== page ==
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OWS and Tea Party Agree: Big Banks Are a Big Problem

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There are a lot of differences between the Occupy Wall Street crowd and the Tea Party Movement. One is a national, grassroots effort that is focused on promoting free-market capitalism, limited government, lower taxes and constitutional freedoms. The other is a limited phenomenon of mischief and mayhem insisting that America should stand for equal outcomes, hand-outs and income distribution. One has been the driving force for wholesale change in the American political dynamic over the last two years. The other is an artificial creation of left-wing activist groups, disgruntled wannabe hippies, and labor unions.

However, there is an area where these two very different groups of Americans happen to agree, at least in principle. One would think that such a rare convergence of public opinion would be a clarion call for politicians to act decisively. Both groups direct a great deal of their ire at the practices of the big banks.

Yes, big banks are a big part of capitalism. Certainly there is nothing wrong with making a profit, but what the big banks are doing on the backs of the taxpayer is not capitalism. It's a Frankenstein's monster-version of capitalism masquerading as free enterprise. When the banks and their willing accomplices in government get together, the taxpayer is on the hook and the economy teeters on the brink of disaster.

The Occupy Wall Street folks seem to be against anyone making a profit. The Tea Party believes institutions can and should take the risks and make a profit. That's America. Rigging the system to use taxpayers as a backstop to the banking industry isn't free enterprise. It's crony capitalism -- and it's the subject of the books Too Big To Fail; Reckless Endangerment; The Big Short; and its follow-on, Boomerang.

To this day Goldman Sachs, JP Morgan Chase and other banks borrow billions from the government through no-interest loans, then loan the money back to the government at interest. Banks then turn around and charge taxpayers 4-5% as mortgage owners and 20-25% interest as credit card customers -- so that we can use our own money. We take the risk. We pay the bill. They make the profit. In what world is that free market capitalism?

There is a complete lack of accountability in this reality. The government claims to investigate financial corruption, but the taxpayer sees no real action. Members of the Federal Reserve are still permitted to buy stock in companies who then receive special access to Federal loans. Banks like Bank of America can still legally transfer money into certain types of accounts that are shielded by taxpayer dollars.

The incestuous relationship between Capitol Hill and Wall Street is a vicious cycle that threatens confidence in our entire system. Since the collapse of Lehman in 2008 and the bailouts that followed, no bureaucrat or Wall Street executive has been perp-walked out of his mansion to face charges for mishandling billions of dollars. What Americans perceive is a disparity in the way people are viewed and treated by the system. If you are a member of an elite class of high-net-worth individuals or an executive at a major financial institution, much less a Congressman, the law is apparently applied differently. Either that or it is simply molded to fit your needs: more like guidelines than absolutes.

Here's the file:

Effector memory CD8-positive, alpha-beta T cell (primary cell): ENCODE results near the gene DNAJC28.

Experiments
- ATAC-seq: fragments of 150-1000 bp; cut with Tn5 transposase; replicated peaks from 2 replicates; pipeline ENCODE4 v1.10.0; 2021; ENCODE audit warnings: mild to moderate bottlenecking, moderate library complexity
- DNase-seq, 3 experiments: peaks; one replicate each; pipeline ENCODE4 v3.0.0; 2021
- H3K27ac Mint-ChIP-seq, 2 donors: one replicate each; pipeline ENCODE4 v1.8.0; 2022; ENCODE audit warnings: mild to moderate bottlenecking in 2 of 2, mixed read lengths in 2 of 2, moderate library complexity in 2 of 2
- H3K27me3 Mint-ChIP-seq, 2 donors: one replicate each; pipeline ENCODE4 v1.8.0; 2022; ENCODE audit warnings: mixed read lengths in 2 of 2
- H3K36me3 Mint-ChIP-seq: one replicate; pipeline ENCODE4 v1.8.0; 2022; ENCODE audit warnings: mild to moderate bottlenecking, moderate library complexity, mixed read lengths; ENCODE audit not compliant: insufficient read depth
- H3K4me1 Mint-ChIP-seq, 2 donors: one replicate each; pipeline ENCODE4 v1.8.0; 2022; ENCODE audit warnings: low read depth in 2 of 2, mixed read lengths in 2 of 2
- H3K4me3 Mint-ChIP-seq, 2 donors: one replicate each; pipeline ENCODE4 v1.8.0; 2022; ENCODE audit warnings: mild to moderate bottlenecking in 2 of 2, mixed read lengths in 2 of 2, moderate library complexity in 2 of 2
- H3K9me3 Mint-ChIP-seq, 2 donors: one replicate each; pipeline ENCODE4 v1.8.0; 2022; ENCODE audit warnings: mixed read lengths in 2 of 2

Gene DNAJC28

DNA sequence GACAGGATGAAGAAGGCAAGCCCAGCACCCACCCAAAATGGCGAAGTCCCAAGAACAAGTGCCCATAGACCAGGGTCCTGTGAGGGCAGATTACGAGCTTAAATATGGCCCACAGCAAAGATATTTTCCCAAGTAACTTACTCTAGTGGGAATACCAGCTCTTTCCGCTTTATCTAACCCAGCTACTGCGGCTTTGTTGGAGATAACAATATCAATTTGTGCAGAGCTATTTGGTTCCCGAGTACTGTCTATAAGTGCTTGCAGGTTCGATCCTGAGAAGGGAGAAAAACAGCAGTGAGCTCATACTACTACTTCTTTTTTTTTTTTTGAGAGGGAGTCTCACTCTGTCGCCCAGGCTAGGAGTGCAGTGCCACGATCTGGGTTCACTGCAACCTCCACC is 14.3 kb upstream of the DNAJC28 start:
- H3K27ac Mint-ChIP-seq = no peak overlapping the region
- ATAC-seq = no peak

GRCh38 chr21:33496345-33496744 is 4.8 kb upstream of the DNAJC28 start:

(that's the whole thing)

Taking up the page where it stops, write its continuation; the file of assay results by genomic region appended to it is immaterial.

If a regular American steals $100,000 they go to jail for decades. A corporate executive at a big bank loses $100 million through reckless speculation and it's chalked up to an strategic error while we foot the bill. It really does seem that if you add a few more zeroes to the sum and happen to be a part of what passes for the American ruling elite, you can get off without much more than a slap on the wrist.

What the Tea Party and OWS are trying to remind people in their own distinct ways (with, of course, completely different prescriptions for change) is that it's not just about corporate losses. Ordinary Americans have lost billions from their net worth as a result of this perversion of the free market on the backs of the taxpayer. Ordinary Americans are afraid of losing their jobs and their homes, but there is little fear on Wall Street with a system that always gives Main Street the bill.

The bailouts are still happening just in different form and Americans should demand that they stop being used to fuel failed enterprises. Nobody is bailing out the homeowner who is under water or the taxpayer who is paying for the banks' ability to keep running amok. Nothing is really "too big to fail," despite the cries of the "sky will fall."

As 2012 approaches, presidential candidates who have the courage to say, "Let them fail!" have the opportunity to win praise from both the OWS and Tea Party crowds. That might actually bring about some of that real change that was promised at one time or the other. It is time to put some teeth into the SEC and actually create an enforcement regime that works. It's probably time for the FBI's white collar crimes unit to start paying attention to this. Quite frankly, it's probably time for some people to go to jail.

It's time to take the taxpayer crutch away from Wall Street executives. But most of all, it's time for American free market capitalism to stand on its own again.

Ned Ryun is President of American Majority, a leading national conservative grassroots training organization. To learn more visit www.AmericanMajority.org.

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